Yesterday I found a cafe with coffee ground from beans and many different variations of hot buttered toast. Only someone who has spent time wrestling with ice cold butter and thin white bread that has been essentially warmed-- not toasted-- will understand the pure joy of having thick slices of bread that have been toasted and then spread with butter and the topping before being brought to the table. I went back today for the coffee and the bright cleanliness of Trois Canon Cafe--and oh all right for the toast--augmented with butter and kaya (coconut milk and sugar cooked down to a spreadable consistency.)
Yes, I like "authentic" as much as any backpacker--but who says authentic has to be grimy and uncomfortable all the time? For my first week in George Town I had coffee at a Chinese open-air place across the street and that was fun, but it's equally pleasant to read the paper over cups of decent coffee and a plate of comfort food as I ease into my day.
Last evening as the day cooled, I roamed around taking snapshots of doors and windows and old tilework and was drawn to a house painted a glowing shade of pale green. It was a place that served three dishes--and one of them was rojak. This is a splendid salad made with chunks of mango and perhaps pineapple and vegetables and thin slivers of something that tasted like anchovies. I can't be more precise than that because everything was obscured with a dark brown dressing with the consistency of molasses and which was salty and chili-hot and sweet and tangy. I can't wait to go back and have the laksa--Malaysia's signature soup--and the cendol which is a dessert made with chunks of ice and other lovely things.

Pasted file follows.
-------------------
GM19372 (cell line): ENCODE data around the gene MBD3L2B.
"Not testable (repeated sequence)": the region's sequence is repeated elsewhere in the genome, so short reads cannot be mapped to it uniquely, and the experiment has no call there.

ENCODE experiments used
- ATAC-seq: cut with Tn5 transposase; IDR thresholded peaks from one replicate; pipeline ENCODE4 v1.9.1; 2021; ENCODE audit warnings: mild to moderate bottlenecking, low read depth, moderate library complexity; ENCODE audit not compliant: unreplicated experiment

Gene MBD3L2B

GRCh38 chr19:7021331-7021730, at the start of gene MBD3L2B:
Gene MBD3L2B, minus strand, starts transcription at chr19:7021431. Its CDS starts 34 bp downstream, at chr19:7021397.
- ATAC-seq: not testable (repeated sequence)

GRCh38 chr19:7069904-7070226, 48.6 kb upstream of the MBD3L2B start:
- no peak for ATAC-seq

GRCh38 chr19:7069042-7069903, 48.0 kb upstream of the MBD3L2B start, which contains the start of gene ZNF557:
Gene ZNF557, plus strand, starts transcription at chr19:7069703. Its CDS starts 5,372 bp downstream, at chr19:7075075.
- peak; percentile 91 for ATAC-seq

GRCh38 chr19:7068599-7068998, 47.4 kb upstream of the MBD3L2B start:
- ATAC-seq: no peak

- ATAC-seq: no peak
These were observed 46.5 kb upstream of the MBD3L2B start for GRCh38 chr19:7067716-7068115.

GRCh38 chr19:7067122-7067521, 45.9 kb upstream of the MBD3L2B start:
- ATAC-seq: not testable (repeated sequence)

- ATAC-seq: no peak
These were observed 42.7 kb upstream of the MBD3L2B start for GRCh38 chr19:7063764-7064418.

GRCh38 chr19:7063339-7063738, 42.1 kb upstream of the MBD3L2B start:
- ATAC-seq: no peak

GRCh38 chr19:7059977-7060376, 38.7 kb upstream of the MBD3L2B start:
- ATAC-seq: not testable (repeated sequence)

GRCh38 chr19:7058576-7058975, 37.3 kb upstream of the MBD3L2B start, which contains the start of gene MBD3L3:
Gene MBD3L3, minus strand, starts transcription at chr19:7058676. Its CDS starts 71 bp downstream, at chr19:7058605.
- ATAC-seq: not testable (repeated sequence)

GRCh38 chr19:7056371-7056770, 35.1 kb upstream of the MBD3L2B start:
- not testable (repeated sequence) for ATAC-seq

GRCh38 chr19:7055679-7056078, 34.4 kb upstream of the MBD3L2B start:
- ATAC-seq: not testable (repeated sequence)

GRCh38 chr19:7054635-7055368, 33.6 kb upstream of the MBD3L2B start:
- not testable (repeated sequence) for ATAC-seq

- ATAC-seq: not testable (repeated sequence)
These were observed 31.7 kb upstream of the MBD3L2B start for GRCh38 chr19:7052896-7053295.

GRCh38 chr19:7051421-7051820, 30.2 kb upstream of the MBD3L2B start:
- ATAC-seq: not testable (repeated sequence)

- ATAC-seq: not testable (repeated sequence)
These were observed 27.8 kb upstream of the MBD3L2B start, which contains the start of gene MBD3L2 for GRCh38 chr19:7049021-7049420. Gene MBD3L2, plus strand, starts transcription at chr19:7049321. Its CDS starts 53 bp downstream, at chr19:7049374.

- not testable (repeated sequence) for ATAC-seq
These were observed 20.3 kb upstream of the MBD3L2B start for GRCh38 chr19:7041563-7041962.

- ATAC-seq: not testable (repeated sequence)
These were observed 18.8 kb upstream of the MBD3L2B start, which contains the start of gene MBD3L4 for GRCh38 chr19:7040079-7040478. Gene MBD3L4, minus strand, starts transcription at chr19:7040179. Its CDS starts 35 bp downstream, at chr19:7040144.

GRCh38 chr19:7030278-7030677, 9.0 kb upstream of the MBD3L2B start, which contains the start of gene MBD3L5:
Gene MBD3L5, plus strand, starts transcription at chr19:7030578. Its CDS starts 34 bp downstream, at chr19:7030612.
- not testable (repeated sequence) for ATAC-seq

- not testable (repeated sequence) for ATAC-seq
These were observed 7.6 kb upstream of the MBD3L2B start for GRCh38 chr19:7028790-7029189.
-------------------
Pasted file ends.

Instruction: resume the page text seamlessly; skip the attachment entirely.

My new friend Jessie, who is so valiantly trying to help me find an apartment, took me to an outdoor food hawker center in what I hope will soon be my new neighborhood. The mussel pancake/omelette that is called hoi taud in Thailand is called fried oysters here and is served with a lovely chili sauce rather than the sweet syrupy one that accompanies the Thai version. Heaven on a plate.
Everybody who comes to Penang probably eats at The End of the World (after I did, I discovered it's in Lonely Planet.) It's at the end of a 20 km bus ride from George Town, a gorgeous route along a twisty road that hugs the coast, and its food is worth the trip. A seaweed soup held fish balls that were lighter than any I've ever had before, and the kailan with garlic tasted as though it had been steamed in saltwater.
And to top it all off, what with mango lassis and fresh fruit juices and iced nutmeg juice, I haven't had a beer since my night on the train with the Cosmopolitan Dutchman. Maybe I'll eventually rediscover my lost waistline, but with all the food there is to try on this island, I truly doubt it.